Volvo CE starts testing hydrogen fuel cell articulated hauler prototype
Volvo Construction Equipment (Volvo CE) has continued acting on its commitment to driving change towards a net-zero future. Following the completion of a multi-stakeholder research project aimed at hydrogen technology, the company has started testing a hydrogen fuel cell articulated hauler prototype, the Volvo HX04. The results of the project will provide important insights into the possibilities provided by hydrogen and fuel cells as Volvo CE continues research for its future product development programs.
Acting on its Science Based Targets initiative (SBTi) commitment to net-zero value chain greenhouse gas emissions by 2040, and driving toward carbon neutrality, Volvo CE has increased its work on sustainable power sources.
Besides battery-electric solutions, where Volvo CE is already offering a large range of products, the company's efforts also include exploring the potential of electrification through hydrogen fuel cell technology. A milestone has been reached with the testing of an emission-free hydrogen fuel cell articulated hauler prototype, the Volvo HX04.
Utilizing research projects to develop the Volvo HX04
The Volvo HX04 is the result of a research project running between 2018 and 2022, with funding from FFI, a national collaboration between the Swedish Innovation Agency VINNOVA, Swedish Energy Agency, and Swedish Transport Administration, to support sustainable vehicle strategic research, innovation, and development. Partners include Volvo CE, RISE Research Institutes of Sweden, and PowerCell Sweden, a developer of fuel cell-based hydrogen-electric power solutions.
The development and building of the six-wheel prototype has largely been carried out at Volvo CE's facility in Braås, Sweden – the same location where Gravel Charlie, the articulated hauler, was created back in 1966, giving the Volvo HX04 the nickname "Electric Charlie". Engineers at the Technology Center in Eskilstuna, Sweden, have contributed with software development and knowledge gathered through its fuel cell test lab. While not commercially available, valuable insights from the concept will inevitably inform future production.
The hydrogen refuelling station
Infrastructure for hydrogen is still in development, which means refuelling the Volvo HX04 is an important aspect to solve in the project. Shell installed a hydrogen refuelling station at the Volvo CE test track in Braås. Both Shell and the Volvo Group are founding members of H2Accelerate, a collaboration of companies working to foster conditions for the mass market roll-out of hydrogen trucks in Europe.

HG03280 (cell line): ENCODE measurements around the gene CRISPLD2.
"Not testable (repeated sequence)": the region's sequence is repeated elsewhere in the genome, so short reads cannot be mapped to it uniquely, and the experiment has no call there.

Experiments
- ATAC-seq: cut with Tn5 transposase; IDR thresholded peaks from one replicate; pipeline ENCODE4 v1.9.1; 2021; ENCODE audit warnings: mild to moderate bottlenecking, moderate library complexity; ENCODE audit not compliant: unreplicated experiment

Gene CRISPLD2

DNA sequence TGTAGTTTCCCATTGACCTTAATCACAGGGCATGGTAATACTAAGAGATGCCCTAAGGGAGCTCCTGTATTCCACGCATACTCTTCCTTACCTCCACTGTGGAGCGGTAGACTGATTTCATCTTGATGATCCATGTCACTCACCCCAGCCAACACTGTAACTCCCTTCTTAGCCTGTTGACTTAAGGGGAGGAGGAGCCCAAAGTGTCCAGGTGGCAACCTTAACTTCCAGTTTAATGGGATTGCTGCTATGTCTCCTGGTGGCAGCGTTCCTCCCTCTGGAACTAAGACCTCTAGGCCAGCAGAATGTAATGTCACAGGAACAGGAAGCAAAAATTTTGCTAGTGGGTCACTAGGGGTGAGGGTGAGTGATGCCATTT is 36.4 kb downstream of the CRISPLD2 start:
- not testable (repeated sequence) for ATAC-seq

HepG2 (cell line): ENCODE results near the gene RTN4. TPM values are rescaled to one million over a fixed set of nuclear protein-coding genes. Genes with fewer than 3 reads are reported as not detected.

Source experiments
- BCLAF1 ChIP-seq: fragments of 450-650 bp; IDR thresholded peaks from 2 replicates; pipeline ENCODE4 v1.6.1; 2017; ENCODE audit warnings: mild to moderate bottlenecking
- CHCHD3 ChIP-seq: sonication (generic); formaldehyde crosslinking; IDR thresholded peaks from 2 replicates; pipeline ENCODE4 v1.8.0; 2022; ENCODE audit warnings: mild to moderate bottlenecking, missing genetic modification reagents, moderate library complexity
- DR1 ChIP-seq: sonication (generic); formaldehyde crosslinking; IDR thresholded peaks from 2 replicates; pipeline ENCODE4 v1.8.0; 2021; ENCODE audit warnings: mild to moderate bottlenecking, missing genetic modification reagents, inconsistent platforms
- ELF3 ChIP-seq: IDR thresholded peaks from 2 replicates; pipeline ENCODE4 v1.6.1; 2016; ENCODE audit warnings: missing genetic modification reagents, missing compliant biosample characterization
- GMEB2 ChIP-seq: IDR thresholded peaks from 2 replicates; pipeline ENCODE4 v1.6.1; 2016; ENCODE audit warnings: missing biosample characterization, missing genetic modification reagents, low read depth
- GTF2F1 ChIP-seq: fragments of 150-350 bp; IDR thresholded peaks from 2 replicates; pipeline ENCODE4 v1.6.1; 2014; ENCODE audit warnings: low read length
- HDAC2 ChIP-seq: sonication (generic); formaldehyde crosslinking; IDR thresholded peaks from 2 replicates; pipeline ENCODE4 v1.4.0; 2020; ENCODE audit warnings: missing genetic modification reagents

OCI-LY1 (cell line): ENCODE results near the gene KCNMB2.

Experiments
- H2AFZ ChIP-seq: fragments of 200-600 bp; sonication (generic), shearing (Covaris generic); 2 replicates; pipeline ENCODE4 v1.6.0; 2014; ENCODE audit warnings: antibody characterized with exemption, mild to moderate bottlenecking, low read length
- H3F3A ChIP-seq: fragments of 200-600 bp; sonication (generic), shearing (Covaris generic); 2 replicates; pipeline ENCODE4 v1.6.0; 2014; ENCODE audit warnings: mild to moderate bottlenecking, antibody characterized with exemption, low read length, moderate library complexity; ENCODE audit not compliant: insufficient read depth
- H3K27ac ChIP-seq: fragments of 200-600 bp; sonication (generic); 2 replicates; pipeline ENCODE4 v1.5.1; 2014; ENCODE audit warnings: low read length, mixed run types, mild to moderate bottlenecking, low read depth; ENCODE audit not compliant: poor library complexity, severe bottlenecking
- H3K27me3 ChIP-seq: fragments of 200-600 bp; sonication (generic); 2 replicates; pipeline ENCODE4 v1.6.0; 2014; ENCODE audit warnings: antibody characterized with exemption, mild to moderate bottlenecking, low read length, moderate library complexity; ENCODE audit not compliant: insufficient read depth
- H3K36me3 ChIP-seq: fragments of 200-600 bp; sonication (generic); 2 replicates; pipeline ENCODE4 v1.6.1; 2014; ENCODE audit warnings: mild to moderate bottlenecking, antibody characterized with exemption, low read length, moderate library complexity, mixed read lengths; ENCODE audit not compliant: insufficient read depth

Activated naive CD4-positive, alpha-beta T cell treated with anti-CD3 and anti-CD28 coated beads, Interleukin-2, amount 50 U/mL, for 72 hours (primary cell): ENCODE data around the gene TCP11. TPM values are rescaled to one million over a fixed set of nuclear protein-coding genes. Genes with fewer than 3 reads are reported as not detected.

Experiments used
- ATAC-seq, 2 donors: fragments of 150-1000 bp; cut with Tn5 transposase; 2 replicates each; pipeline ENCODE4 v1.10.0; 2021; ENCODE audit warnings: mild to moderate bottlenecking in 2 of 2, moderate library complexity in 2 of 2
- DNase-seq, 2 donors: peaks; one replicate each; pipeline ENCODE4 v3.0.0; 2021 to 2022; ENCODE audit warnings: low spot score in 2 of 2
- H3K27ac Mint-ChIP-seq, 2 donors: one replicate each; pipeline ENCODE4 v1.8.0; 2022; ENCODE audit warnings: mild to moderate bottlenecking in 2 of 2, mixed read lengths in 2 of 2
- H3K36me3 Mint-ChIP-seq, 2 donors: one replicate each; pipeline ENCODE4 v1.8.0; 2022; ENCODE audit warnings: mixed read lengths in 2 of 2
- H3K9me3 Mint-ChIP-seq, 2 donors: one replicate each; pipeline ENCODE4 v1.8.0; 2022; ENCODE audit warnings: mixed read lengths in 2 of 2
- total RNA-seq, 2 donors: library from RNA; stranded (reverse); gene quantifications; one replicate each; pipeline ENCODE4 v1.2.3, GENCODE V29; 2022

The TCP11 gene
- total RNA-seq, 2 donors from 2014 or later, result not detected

"Providing the fueling infrastructure for this innovative project gave Shell the opportunity to demonstrate our technical capabilities in hydrogen and enabled us to support one of our key global collaboration partners in taking another step forward in their decarbonization journey, which goes to the heart and intent of Shell's Powering Progress strategy," says Oliver Bishop, Shell's general manager for hydrogen mobility.
The hydrogen refuelling process
The fueling process for hydrogen vehicles is fast – the Volvo HX04 is charged with 12 kilograms of hydrogen in 7.5 minutes, enabling it to operate for approximately four hours. Fuel cells work by combining hydrogen with oxygen and the resulting chemical reaction produces electricity which powers the machine. In the process, fuel cells also produce heat that can be used for heating the cab. Fuel cells only emit one thing – water vapour.
In principle, a fuel cell works much like a battery except that it generates its own electricity from the hydrogen onboard as needed rather than being charged from an external source. Vehicles with fuel cell electric powertrains have an uptime, range, and fueling time similar to that of combustion engine-powered vehicles.
While battery-electric vehicles and biofuels are commercially available today – as more sustainable alternatives to diesel – commercialization of hydrogen-powered machines is expected during the second half of this decade.